to alarming cases of internal migration even today. Nomadic peoples across
the planet have engaged in seasonal internal migration for thousands of
years. Thus we can establish two main simplified categories of migration:
external and internal.
The factors that lead to migration are frequently referred to as “push / pull” factors and are, to a large degree, self-explanatory: “push” that which forces one from one’s homeland and “pull” that which attracts migrants offering, for example, opportunities not available in one’s homeland. The “push” factors have not really changed that much since the human race began to spread across the planet. People have been driven to seek new “homelands” as a result of: famine, drastic climate change, poverty, civil war, wars between nation states, territorial annexation, imperial expansion, religious, racial, ethnic, political and gender persecution. The list is longer and any of those mentioned, together with others one might add, can be considered “forced migration”, which lies at the heart of the verb “push”. Individuals and collectives are impelled by circumstance to move away from their homeland in order to survive and many could and are classified as refugees, especially those seeking refuge from war torn areas, genocidal policies, and states where Human Rights are held in abeyance. However, forced migration can also connote the violent expulsion, taking violent in its whole range of meaning, of both an individual or community from their homeland."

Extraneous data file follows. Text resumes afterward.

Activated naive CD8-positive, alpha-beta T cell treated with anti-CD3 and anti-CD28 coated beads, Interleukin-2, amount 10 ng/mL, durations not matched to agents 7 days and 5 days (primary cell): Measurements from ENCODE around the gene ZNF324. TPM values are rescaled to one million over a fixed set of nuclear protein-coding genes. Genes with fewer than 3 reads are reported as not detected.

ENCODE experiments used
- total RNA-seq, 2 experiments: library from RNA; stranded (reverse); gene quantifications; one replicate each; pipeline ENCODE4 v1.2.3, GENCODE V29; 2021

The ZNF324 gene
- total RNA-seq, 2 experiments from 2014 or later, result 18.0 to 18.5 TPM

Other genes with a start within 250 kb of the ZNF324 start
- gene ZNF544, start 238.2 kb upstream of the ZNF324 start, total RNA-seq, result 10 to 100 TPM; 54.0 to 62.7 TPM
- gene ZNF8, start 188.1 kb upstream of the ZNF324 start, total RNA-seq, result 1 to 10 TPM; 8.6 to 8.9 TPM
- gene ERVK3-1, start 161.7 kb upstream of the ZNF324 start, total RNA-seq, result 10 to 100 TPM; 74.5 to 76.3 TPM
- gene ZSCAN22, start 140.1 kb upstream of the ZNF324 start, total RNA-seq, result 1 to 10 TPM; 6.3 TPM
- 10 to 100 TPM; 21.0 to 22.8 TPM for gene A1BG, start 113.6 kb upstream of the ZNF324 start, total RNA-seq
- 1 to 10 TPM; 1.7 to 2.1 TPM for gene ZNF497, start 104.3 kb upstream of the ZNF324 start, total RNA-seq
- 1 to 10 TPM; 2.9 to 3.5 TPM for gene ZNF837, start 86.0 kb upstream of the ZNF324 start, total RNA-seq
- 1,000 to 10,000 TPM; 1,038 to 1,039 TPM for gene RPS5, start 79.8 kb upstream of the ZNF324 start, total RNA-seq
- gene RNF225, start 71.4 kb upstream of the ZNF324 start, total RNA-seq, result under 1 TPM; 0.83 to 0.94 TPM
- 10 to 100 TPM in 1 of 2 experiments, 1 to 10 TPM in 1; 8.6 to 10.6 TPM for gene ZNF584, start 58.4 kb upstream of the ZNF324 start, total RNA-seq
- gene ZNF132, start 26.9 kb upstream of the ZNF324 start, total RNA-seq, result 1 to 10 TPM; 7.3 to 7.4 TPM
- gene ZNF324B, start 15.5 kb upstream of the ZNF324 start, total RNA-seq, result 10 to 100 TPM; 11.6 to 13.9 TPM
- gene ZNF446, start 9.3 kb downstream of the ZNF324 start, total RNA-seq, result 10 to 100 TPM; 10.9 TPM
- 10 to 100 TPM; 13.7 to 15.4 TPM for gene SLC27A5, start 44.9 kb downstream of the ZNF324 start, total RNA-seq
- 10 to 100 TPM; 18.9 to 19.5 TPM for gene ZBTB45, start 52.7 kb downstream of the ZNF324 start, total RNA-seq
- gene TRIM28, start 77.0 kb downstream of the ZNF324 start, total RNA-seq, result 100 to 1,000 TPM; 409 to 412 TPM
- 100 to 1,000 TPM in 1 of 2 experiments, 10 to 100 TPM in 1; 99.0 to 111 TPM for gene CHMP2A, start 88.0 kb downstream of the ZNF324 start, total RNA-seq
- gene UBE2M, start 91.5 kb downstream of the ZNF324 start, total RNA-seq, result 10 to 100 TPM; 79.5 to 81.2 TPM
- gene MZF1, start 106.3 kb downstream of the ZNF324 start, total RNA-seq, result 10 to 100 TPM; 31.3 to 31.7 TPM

She then cites the examples of forced relocation of the Chagos Islanders to
by the British. The islands, numbering around sixty, were/are part of the Mauritius British Indian Ocean Territory. The reason for this
was to allow the construction of the Diego Garcia Airbase by the . She also
cites the example of the people of USA Ocean
Island, also known by its Kiribati name Banaba, one of the in Pacific Micronesia. They were
victims of overriding neocolonialistic economic factors. To quote her,
"The Banaba had something the rest of the world wanted and was going to
get at whatever the cost to the people: phosphate. This devastating story
of international greed at whatever price has its beginnings round about
1900 when the Pacific Islands Company Limited got the Banaban people to
sign away the total right to phosphate mining to the British Company,
later to become British Phosphate Commissioners under the joint ownership
of the British, Australian and New Zealand Governments. The results of
intensive mining, which includes the use of dynamite, have reduced
the island’s subsoil structure to something like a honeycomb, or gruyere
cheese. The surface cannot
sustain buildings with foundations and the island’s ecosystem has been endangered. The removal of many of the Banaban people